ACE Forward — the proposed hybrid northern end of the California High Speed Rail to extend service initially from Merced to the Bay Area — has the potential of increasing Altamont Corridor Express ridership 350% to 6 million by 2025.
That’s just one of the impacts of the proposed $950 million ACE Forward endeavor that will be shared with attendees at tonight’s San Joaquin Rail Commission’s town hall meeting at the Manteca Civic Center, 1001 W. Center St., from 7 to 9 p.m.
The project’s enhanced funding chances come from the fact the state high speed rail commission is now pursuing a strategy to get trains into the Los Angeles Basin and the Bay Area by having conventional passenger trains connect with high speed rail service initially at Merced in the north and Bakersfield in the south.
Among the ultimate direct impacts ACE Forward could have on Manteca, Lathrop, Ripon, and Tracy by 2025 includes:
uSix ACE train round-trips between Merced and San Jose on doubled tracks through Manteca. That means 12 more trains will pass daily through Manteca’s 10 at-grade crossings. There would be almost 300,000 riders a year boarding trains in downtown Manteca.
uSix daily trains would stop at the downtown Manteca Transit station at Moffat and Main in downtown.
uA station at River Islands would replace the existing Lathrop/Manteca station.
uA Ripon station could be added and would have just under 250,000 annual boardings.
uThe Tracy stop could be shifted to that city’s new downtown transit station. Tracy — which is now the heaviest stop for passenger service with 350,000 riders a year — would still claim that distinction in 2025 with 900,000 riders.
uModesto would have the second highest riders on the ACE system with just over 800,000. There would be almost a million a year boarding in Merced but almost four-fifths would be transfers from the high speed rail.
uCommuters from communities to the east of Manteca along the 120 corridor running up into the foothills would no longer be able to access trains at the Lathrop/Manteca station since it would be relocated to River Islands making the downtown Manteca the closest stop for them. That would add to parking pressures for the downtown Manteca station.
uThe 58-mile extension to Merced from Lathrop would require double tracking given ACE can’t use Union Pacific tracks as it is one of the most heavily congested freight tracks in California. ACE would use the new track predominately during passenger operating hours. At other times it could move Union Pacific freight.
Specific improvements to add additional round-trips between San Jose and Stockton as well as extending service to Merced would be categorically exempt from the formal environmental review process. That is because they are in the Union Pacific right-of-way or are safety projects.
Currently 50 percent of the operating and maintenance costs for ACE are covered by fares. The balance comes from transportation sales tax measure is the three counties ACE currently serves.
Other talking points the rail commission has about ACE Forward includes:
uIt would reduce greenhouse gas given the Metropolitan Transportation Commission estimates traffic on Interstate 580 through the Altamont Pass will increase 75 percent by 2035.
uACE Forward would promote walkable/bikeable communities and the revitalization of core urban areas. With the exception of Ripon, all proposed ACE stations in the San Joaquin Valley are in areas which have been designated by the state as “disadvantaged communities.”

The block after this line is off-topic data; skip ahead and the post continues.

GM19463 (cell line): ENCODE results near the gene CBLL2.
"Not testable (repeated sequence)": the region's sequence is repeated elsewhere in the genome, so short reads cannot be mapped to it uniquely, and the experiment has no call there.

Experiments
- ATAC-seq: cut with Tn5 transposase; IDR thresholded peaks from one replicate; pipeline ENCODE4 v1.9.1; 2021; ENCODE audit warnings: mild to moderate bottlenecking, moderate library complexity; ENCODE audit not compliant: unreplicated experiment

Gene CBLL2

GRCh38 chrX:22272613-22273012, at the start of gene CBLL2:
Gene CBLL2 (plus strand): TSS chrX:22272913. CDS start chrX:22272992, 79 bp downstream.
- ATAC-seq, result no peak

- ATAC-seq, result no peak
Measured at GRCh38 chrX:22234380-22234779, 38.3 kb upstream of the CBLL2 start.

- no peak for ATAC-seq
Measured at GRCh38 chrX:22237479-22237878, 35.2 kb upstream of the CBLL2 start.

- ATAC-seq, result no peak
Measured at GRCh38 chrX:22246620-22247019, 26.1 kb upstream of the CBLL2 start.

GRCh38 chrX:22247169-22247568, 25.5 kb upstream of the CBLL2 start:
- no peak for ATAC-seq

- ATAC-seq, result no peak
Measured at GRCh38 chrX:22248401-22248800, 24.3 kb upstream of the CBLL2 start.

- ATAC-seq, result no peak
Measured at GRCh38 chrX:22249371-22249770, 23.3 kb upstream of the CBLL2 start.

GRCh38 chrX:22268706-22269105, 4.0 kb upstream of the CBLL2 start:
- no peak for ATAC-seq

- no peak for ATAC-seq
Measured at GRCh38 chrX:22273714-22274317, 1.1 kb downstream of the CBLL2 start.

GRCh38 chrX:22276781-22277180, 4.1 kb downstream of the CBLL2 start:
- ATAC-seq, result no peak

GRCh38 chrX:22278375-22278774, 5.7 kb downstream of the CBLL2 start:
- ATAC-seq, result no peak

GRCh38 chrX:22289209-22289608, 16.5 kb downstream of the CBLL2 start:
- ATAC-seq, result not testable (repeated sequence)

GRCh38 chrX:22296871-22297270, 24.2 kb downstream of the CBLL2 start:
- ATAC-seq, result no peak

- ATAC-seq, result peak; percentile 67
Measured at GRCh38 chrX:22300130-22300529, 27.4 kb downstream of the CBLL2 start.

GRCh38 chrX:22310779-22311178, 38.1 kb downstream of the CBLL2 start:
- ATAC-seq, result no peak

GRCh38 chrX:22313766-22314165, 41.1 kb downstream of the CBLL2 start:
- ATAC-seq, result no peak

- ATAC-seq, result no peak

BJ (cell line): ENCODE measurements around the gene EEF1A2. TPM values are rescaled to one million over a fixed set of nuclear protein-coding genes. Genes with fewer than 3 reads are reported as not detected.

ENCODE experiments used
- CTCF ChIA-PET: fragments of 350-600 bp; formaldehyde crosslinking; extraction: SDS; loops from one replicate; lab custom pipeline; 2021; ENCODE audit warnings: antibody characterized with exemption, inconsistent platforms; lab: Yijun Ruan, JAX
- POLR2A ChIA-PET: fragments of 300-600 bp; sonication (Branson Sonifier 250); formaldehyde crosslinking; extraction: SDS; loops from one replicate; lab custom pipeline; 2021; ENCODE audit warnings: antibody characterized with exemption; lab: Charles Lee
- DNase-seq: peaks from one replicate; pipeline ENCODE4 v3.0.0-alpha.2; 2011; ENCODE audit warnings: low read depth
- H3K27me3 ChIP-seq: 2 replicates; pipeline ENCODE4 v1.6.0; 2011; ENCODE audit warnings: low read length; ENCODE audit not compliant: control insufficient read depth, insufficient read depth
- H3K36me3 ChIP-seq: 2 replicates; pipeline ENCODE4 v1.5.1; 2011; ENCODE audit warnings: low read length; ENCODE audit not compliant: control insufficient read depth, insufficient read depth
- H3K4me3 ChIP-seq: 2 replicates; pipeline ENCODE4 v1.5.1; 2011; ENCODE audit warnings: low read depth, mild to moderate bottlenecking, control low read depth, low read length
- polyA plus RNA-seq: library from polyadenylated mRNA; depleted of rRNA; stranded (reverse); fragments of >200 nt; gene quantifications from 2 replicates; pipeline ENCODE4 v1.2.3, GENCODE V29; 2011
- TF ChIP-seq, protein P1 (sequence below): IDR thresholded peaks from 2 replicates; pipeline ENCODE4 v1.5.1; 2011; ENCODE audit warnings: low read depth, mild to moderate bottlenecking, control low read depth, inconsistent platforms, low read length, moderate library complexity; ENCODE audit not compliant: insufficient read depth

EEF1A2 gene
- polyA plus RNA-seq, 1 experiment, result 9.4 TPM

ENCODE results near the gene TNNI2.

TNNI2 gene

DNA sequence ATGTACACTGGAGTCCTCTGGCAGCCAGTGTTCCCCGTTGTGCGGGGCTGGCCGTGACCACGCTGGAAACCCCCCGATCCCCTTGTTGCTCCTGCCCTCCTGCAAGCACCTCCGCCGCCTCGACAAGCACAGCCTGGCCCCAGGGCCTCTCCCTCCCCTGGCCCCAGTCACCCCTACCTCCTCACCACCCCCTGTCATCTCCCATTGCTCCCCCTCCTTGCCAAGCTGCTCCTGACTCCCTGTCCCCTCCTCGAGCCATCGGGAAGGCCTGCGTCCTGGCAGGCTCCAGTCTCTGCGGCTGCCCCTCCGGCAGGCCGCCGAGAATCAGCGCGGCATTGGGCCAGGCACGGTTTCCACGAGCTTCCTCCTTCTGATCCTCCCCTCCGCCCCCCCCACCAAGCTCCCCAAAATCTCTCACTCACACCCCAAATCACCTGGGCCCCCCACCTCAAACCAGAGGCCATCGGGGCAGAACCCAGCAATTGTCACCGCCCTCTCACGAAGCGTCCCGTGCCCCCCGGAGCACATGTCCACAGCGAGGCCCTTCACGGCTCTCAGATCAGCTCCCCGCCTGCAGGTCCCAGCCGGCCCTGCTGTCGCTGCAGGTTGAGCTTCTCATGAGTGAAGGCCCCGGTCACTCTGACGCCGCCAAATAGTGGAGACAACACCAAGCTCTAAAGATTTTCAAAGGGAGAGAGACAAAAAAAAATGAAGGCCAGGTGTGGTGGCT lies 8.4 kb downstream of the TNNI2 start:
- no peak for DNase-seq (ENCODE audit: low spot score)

ACE currently makes four round-trips weekdays from Stockton to San Jose carrying almost 1.3 million passengers a year.
ACE Forward — the name given the proposed upgrades to the system — calls for improvements to be made that will allow increased train frequency. The first goal is to increase train trips by 50 percent to six daily round trips by 2019. After that the goal is for at least 10 daily round trips by 2023.
ACE Forward was born after the California High Speed Rail Commission opted to get their service up and running by building high speed rail tracks between Merced and the southern part of the San Joaquin Valley. At those two points connections will be made with upgraded conventional rail service to reach the Los Angeles Basin and the San Francisco Bay Area. It is part of a blended system designed to get high speed rail service up and running within the next five to 10 years.
ACE Forward replaces — for now — the Altamont Corridor Rail Project that was designed to slash travel time from Stockton to San Jose from two hours and 12 minutes to 55 minutes. That would have been done by providing ACE with fully grade separated tracks with electrification to possibly accommodate high speed rail trains. It also involves new tracks over the Altamont that would allow speeds up to 150 mph instead of the curvy tracks that slow trains down to 25 mph. That plan called for the possible extension of service to Modesto.
ACE times to San Jose
would decrease at least 10%
The new game plan that is being done in concert with the California High Speed Rail Authority will employ next generation higher speed diesel-powered engines. It would allow top train speeds of 110 to 125 mph for a 10 percent reduction in travel time with the goal ultimately to reduce travel time by 20 percent.
That would mean a current ACE trip to San Jose from:
uLathrop/Manteca would go from one hour and 53 minutes to one hour and 40 minutes.
uStockton would go from two hour and 12 minutes to one hour and 59 minutes.
uPleasanton would go from 59 minutes to 52 minutes.
ACE Forward would allow riders boarding in Turlock to reach Merced in 22 minutes, Modesto in 13 minutes, Lathrop/Manteca in 40 minutes, Stockton in 59 minutes, Pleasanton in one hour and 28 minutes, Great America/Levi Stadium in two hours and one minute, and San Jose in two hours and 20 minutes.
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